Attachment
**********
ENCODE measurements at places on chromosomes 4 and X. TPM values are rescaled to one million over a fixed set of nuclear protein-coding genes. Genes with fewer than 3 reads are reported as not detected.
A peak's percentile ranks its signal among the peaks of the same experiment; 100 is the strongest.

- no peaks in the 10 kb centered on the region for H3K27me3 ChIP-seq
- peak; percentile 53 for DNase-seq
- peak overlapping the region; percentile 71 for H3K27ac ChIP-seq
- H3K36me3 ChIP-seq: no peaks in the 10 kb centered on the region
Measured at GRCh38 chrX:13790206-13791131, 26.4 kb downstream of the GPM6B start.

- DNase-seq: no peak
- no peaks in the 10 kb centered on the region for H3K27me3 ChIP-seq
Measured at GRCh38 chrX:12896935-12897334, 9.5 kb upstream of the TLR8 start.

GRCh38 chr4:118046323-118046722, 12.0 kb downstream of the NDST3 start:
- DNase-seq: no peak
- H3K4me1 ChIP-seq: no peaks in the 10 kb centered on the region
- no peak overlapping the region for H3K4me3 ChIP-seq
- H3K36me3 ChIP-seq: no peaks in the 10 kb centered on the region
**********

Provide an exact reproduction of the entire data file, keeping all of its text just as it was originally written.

ENCODE measurements at places on chromosomes 4 and X. TPM values are rescaled to one million over a fixed set of nuclear protein-coding genes. Genes with fewer than 3 reads are reported as not detected.
A peak's percentile ranks its signal among the peaks of the same experiment; 100 is the strongest.

- no peaks in the 10 kb centered on the region for H3K27me3 ChIP-seq
- peak; percentile 53 for DNase-seq
- peak overlapping the region; percentile 71 for H3K27ac ChIP-seq
- H3K36me3 ChIP-seq: no peaks in the 10 kb centered on the region
Measured at GRCh38 chrX:13790206-13791131, 26.4 kb downstream of the GPM6B start.

- DNase-seq: no peak
- no peaks in the 10 kb centered on the region for H3K27me3 ChIP-seq
Measured at GRCh38 chrX:12896935-12897334, 9.5 kb upstream of the TLR8 start.

GRCh38 chr4:118046323-118046722, 12.0 kb downstream of the NDST3 start:
- DNase-seq: no peak
- H3K4me1 ChIP-seq: no peaks in the 10 kb centered on the region
- no peak overlapping the region for H3K4me3 ChIP-seq
- H3K36me3 ChIP-seq: no peaks in the 10 kb centered on the region